Yay, jeans! I think yours look great – the leg shape looks especially nice. After my pleated pantscapades, my sights are set on making a pair of skinny jeans – very similar to what you made.

      • crab&bee says:

        Those pleated pants did take the better part of a year to get under control so who knows how jeans will go! I’m tempted to just take the pleats out and use the same (ugh, sorry!) crotch curve. And, I’m pretty nervous about trying rivets and jeans buttons! It is a journey indeed.

  13. Gail says:

    I think they look fantastic. And I bet in real life, you’re very rarely standing still, so no one is going to notice that little wedge 😉 Thanks for all the info – I don’t have jeans on my list yet, but may in the future, and if so I’m sure I’ll be referring back to this!

    • lisa g says:

      you’re exactly right, and as long as i’m wearing a belt to anchor them (the waistband is totally worthless…) i feel no shame in wearing them out of the house. in fact they’re really comfy! i think using a non-traditional denim (corduroy or other stretch twill) makes for great baby steps before doing the real deal.

  14. ThreadTime says:

    I agree with you on the front crotch, but other than that these look awesome. I’m preparing to make jeans, but it will have to wait till I finish a couple projects. I took a few Craftsy classes I thought really good. Betzina has a pants fitting class that address all the issues you talk about. And Kenneth King addresses the waistband. He actually creates straight waistbands (on bias if I remember right) and irons the curve into it. I’m gonna try that one.
    (I actually posted my reviews of a couple jeans classes here
    Have fun and good luck,

    • lisa g says:

      thanks for all the helpful info, i’ll be checking out your blog for your future jeans! i should really bite the bullet and pay for some of the online courses, i’m sure they would come in handy!

  15. Andrea says:

    I am going to closely follow your adventures in jeans making. Hoping to try pants this year so I totally appreciate the detail you go into about fit. Love that “FBA” for the bottom part of the body and I suspect I’ll be needing that too. And hey, totally hear you about the word “crotch”!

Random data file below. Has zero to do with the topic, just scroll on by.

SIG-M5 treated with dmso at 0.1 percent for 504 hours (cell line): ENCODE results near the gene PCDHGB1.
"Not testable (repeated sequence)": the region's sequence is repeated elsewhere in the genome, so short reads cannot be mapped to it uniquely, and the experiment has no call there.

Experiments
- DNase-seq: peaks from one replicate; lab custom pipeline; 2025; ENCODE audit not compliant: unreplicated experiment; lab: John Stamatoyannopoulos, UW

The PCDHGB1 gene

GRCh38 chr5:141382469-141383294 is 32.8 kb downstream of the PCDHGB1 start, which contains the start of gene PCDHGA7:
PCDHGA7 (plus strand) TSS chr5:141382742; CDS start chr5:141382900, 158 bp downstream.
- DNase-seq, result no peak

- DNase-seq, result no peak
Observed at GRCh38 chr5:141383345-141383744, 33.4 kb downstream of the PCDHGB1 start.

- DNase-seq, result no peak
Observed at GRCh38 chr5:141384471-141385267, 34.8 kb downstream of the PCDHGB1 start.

16. poppykettle says:

    A noble quest! And one I’ve yet to embark on with any seriousness. Seems to me you’re doing pretty well, with really only that folding over of fabric at the front crotch, which I have no doubt you’ll be able to eliminate from your next pair! I find a slightly curved waistband to be ever so much more comfortable than a straight one… but it does become such a fabric hog that way.
    After making the one pair of jeans I have made – I was blown away by just how much the fabric affects the fit. AND then after a few wears I was being seriously judgemental about the fit, only to go back to my RTW jeans… and all of a sudden I was seeing fit issues I’d never even noticed before. Wierd how it’s so easy to be critical of the thing I’ve produced yet not even notice the same issue in an existing pair of pants!
    But in all seriousness – I think this is a pretty awesome outcome for a first trip on the pantaloon merry-go-round. They look pretty smashing 🙂

    • lisa g says:

      that is so true! the RTW gets a pass for it’s flaws, but our own makes… perfection only! i realized some cheap RTW tees i’ve been wearing have terribly floppy neckline bands that i never noticed until recently. that would never be okay for something i made! we all need to cut ourselves some slack. anyways, i’m pretty encouraged by the jeans progress… now i need to find fabric for round two!

  17. Carolyn says:

    Looking forward to seeing how these come out! I have no pants-making experience and am kind of terrified of them, so I applaud you diving in and tackling fitting issues. Go Lisa!

  18. aleah says:

    I admire you taking a leap with a new pattern, but I was not that brave – as a fellow Thurlow lover I wanted to let you know that I made a successful pair of skinny cords with the Thurlow pattern! I traced off the top of the Thurlow pieces, then laid out a pair of skinny jean capris that I love the leg fit on and traced them from the crotch down. And believe it or not it worked! I imagine you could do the same now with the leg of this pattern and the crotch curve and waistband of the Thurlows. They’re not very jeans-like on the top, but for my next pair I’m thinking I’ll convert the back darts to a yoke and curve the pockets to a jean shape. Hey, I found a pant pattern that fits, I’m not going to start all over!

    • lisa g says:

      that’s good to know! although, i think i had a similar crotch curve issue on the thurlow, it’s just less bothersome given that it is more trouser than jeans. i imagine a pattern alteration from dart to yoke will be a piece of cake. good luck!

  19. sew shannon says:

    I am working on Jeans, too! Almost done with my first pair!! I toke Angela Wolf’s Jean class on Crafsty and found it to be incredibly helpful!